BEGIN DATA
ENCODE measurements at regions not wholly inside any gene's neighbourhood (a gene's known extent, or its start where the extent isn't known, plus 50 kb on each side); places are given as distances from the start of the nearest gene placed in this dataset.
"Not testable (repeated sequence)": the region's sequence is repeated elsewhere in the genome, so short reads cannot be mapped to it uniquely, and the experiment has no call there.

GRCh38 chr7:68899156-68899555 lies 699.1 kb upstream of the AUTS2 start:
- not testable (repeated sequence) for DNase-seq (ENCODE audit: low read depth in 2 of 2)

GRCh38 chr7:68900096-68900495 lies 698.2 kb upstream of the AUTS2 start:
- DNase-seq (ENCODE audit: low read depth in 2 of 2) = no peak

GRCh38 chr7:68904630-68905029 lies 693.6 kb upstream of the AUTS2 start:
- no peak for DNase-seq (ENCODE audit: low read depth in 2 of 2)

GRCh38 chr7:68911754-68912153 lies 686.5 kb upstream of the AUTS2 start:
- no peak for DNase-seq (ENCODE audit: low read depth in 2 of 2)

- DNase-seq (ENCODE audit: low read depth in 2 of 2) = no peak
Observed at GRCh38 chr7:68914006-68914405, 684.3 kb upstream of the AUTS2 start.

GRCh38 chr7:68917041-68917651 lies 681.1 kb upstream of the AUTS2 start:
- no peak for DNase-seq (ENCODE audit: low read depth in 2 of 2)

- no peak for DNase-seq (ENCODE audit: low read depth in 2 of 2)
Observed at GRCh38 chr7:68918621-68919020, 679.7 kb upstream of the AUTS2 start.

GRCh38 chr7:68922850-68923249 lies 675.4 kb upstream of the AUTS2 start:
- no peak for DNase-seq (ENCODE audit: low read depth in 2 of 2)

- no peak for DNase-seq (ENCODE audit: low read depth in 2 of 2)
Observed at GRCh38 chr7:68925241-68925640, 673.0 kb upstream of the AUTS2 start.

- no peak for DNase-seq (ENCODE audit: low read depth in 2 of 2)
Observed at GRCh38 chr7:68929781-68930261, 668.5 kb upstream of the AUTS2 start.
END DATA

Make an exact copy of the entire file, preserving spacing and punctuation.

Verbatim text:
ENCODE measurements at regions not wholly inside any gene's neighbourhood (a gene's known extent, or its start where the extent isn't known, plus 50 kb on each side); places are given as distances from the start of the nearest gene placed in this dataset.
"Not testable (repeated sequence)": the region's sequence is repeated elsewhere in the genome, so short reads cannot be mapped to it uniquely, and the experiment has no call there.

GRCh38 chr7:68899156-68899555 lies 699.1 kb upstream of the AUTS2 start:
- not testable (repeated sequence) for DNase-seq (ENCODE audit: low read depth in 2 of 2)

GRCh38 chr7:68900096-68900495 lies 698.2 kb upstream of the AUTS2 start:
- DNase-seq (ENCODE audit: low read depth in 2 of 2) = no peak

GRCh38 chr7:68904630-68905029 lies 693.6 kb upstream of the AUTS2 start:
- no peak for DNase-seq (ENCODE audit: low read depth in 2 of 2)

GRCh38 chr7:68911754-68912153 lies 686.5 kb upstream of the AUTS2 start:
- no peak for DNase-seq (ENCODE audit: low read depth in 2 of 2)

- DNase-seq (ENCODE audit: low read depth in 2 of 2) = no peak
Observed at GRCh38 chr7:68914006-68914405, 684.3 kb upstream of the AUTS2 start.

GRCh38 chr7:68917041-68917651 lies 681.1 kb upstream of the AUTS2 start:
- no peak for DNase-seq (ENCODE audit: low read depth in 2 of 2)

- no peak for DNase-seq (ENCODE audit: low read depth in 2 of 2)
Observed at GRCh38 chr7:68918621-68919020, 679.7 kb upstream of the AUTS2 start.

GRCh38 chr7:68922850-68923249 lies 675.4 kb upstream of the AUTS2 start:
- no peak for DNase-seq (ENCODE audit: low read depth in 2 of 2)

- no peak for DNase-seq (ENCODE audit: low read depth in 2 of 2)
Observed at GRCh38 chr7:68925241-68925640, 673.0 kb upstream of the AUTS2 start.

- no peak for DNase-seq (ENCODE audit: low read depth in 2 of 2)
Observed at GRCh38 chr7:68929781-68930261, 668.5 kb upstream of the AUTS2 start.